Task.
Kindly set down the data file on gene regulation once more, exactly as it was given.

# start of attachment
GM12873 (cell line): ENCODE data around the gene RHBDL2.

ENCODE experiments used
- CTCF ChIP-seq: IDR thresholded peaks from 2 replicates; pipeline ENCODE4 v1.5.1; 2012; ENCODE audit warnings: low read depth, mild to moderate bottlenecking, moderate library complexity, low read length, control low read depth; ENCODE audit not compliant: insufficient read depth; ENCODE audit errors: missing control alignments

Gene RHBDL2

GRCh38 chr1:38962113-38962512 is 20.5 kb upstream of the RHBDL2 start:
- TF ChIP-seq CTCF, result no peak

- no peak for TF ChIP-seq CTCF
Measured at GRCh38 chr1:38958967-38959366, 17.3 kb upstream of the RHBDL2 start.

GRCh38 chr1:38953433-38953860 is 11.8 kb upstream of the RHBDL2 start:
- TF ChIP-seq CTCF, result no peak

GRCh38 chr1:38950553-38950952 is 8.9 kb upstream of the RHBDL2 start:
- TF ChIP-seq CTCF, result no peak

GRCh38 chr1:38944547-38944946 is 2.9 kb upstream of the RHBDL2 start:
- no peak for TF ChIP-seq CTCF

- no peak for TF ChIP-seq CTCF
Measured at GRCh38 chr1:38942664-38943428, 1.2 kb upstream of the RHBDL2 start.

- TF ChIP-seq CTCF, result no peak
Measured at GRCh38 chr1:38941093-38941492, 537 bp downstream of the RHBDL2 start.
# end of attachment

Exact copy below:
GM12873 (cell line): ENCODE data around the gene RHBDL2.

ENCODE experiments used
- CTCF ChIP-seq: IDR thresholded peaks from 2 replicates; pipeline ENCODE4 v1.5.1; 2012; ENCODE audit warnings: low read depth, mild to moderate bottlenecking, moderate library complexity, low read length, control low read depth; ENCODE audit not compliant: insufficient read depth; ENCODE audit errors: missing control alignments

Gene RHBDL2

GRCh38 chr1:38962113-38962512 is 20.5 kb upstream of the RHBDL2 start:
- TF ChIP-seq CTCF, result no peak

- no peak for TF ChIP-seq CTCF
Measured at GRCh38 chr1:38958967-38959366, 17.3 kb upstream of the RHBDL2 start.

GRCh38 chr1:38953433-38953860 is 11.8 kb upstream of the RHBDL2 start:
- TF ChIP-seq CTCF, result no peak

GRCh38 chr1:38950553-38950952 is 8.9 kb upstream of the RHBDL2 start:
- TF ChIP-seq CTCF, result no peak

GRCh38 chr1:38944547-38944946 is 2.9 kb upstream of the RHBDL2 start:
- no peak for TF ChIP-seq CTCF

- no peak for TF ChIP-seq CTCF
Measured at GRCh38 chr1:38942664-38943428, 1.2 kb upstream of the RHBDL2 start.

- TF ChIP-seq CTCF, result no peak
Measured at GRCh38 chr1:38941093-38941492, 537 bp downstream of the RHBDL2 start.